1965 Ford Falcon hardtop
Ask any car guy to name a collectible Ford from the 1960s, and chances are good the Falcon won’t be the first model to roll off his tongue. As the brand’s entry-level compact offering, they weren’t generally viewed as collectible, meaning that relatively few soldier on today.
Perhaps absence really does make the heart grow fonder, because this 1965 Ford Falcon hardtop forced us to take a second (and even third) look. It’s not restored to original condition, but instead is built as a tastefully executed period hot rod, complete with a warmed-over 289 bolted to a four speed manual transmission. The Magnum 500 wheels off a later Ford model are a nice touch, too, and give the car a more dignified look than aftermarket alternatives. Best of all, perhaps, is that it’s not priced like a restored muscle car. From the seller’s description:
I bought this 1965 Ford Falcon Hardtop from the original Family that purchased the car new in 1965 in Miami. I have the original window sticker, all the documents from the sale, a handwritten log in pencil from the first oil change until it was restored to a performance level, in 1988. I bought it on eBay in October 2006. I recognized the car from the town were I used to work in Miramar, Florida. Back in 1988, I was a Police Patrolman. I stopped the owner for gunning the accelerator down University Dr. on a Sunday morning. Turns out he was adjusting the kick-in secondaries of the manual carburetor. The car was freshly restored and built to hi-performance levels. The owner, was a Snap-on tool truck franchise dealer. My estimates of the huge pile of receipts that he gave me puts his restoration cost at about $15K + in 1988 money. Later I invested another $20K, I have the receipts. This is a no body damage, no rust repair original panels, glass, trim car. I did not see the car again for ten years.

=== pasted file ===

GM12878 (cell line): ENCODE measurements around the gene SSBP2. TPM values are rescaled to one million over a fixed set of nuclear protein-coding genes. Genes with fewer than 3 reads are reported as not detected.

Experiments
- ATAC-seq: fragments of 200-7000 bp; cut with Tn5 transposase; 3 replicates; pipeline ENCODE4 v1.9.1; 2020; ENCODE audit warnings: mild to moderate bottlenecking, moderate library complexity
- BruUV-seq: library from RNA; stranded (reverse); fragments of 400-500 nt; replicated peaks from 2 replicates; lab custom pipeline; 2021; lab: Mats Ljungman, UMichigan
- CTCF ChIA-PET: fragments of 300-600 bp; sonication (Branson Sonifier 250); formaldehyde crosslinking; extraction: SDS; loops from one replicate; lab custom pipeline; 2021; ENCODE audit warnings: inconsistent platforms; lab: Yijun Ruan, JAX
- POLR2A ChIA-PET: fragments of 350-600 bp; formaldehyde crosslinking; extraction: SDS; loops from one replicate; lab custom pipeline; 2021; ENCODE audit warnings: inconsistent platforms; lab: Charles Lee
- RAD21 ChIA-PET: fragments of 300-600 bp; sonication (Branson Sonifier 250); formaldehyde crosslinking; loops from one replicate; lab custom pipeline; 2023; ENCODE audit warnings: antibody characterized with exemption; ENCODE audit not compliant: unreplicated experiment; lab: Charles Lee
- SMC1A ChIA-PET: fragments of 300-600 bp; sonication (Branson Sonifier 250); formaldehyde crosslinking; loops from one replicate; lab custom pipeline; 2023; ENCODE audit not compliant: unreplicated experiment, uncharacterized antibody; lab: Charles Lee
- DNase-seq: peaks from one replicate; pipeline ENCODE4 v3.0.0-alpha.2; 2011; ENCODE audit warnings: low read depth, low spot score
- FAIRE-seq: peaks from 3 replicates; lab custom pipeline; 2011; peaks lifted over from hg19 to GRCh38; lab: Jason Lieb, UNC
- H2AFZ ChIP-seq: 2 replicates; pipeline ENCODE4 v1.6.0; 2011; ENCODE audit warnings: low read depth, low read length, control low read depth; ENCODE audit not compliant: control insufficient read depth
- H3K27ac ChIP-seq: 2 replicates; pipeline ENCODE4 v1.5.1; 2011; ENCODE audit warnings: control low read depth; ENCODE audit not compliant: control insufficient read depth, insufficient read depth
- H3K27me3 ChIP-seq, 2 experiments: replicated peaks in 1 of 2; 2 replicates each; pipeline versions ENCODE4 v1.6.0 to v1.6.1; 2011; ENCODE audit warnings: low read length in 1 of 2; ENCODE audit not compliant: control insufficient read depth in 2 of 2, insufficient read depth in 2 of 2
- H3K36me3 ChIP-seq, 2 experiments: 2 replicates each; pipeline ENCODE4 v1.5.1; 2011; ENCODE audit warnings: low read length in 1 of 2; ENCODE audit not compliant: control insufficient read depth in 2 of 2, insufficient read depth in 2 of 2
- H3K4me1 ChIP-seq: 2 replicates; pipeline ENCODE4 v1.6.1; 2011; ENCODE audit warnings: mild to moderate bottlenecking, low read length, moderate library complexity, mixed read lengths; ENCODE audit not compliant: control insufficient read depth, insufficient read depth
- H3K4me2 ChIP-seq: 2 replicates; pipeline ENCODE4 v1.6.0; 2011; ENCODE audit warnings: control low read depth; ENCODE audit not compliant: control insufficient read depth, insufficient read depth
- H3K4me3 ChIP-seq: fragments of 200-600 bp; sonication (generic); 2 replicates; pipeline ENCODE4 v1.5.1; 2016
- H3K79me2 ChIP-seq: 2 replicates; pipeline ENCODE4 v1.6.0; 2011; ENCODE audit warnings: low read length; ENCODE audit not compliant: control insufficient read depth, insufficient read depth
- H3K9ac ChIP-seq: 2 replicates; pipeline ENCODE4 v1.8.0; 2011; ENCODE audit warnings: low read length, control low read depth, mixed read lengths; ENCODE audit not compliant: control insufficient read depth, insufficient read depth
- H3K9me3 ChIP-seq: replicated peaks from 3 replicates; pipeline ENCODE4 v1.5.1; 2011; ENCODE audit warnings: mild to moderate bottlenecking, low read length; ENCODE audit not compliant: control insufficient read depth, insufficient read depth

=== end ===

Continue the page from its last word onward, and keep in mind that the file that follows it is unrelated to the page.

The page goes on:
In 1998, ten years later, I saw the owner (wife) driving the car, I was a motorcycle cop then. I did not recognize the Falcon because the paint faded due to a bad chemical mix of the paint. The owner stopped at fed-ex and I was invited to sit in it and look at the car, I loved it. Never saw it again until, 2006 when it showed up on eBay. I called the owners and asked them if they remembered me and they said, “of course.” I drove up to see the car as they moved 150 miles north. I bid on the car to win it, knowing I would never see one this straight ever again. I have the full eBay ad printed out in my documentation. I brought it home and started the new restoration. I did not expect to drop $20K over the next two years. Since the Falcon ran so good, all I needed to do is make it look good again too. And I needed to convert it to a manual shift car, which I did first. Then I media blasted all of the front suspension parts and repainted them with zero-rust semi-mat paint, once piece at a time. I removed the dirty factory under coating using mineral spirits and a heat gun, to reveal factory fresh batch-paint (a blend of left over colors that looks beige, Ford fresh). And no rust at all. Took about two weeks of laying on my back removing that stuff, but it looks great now.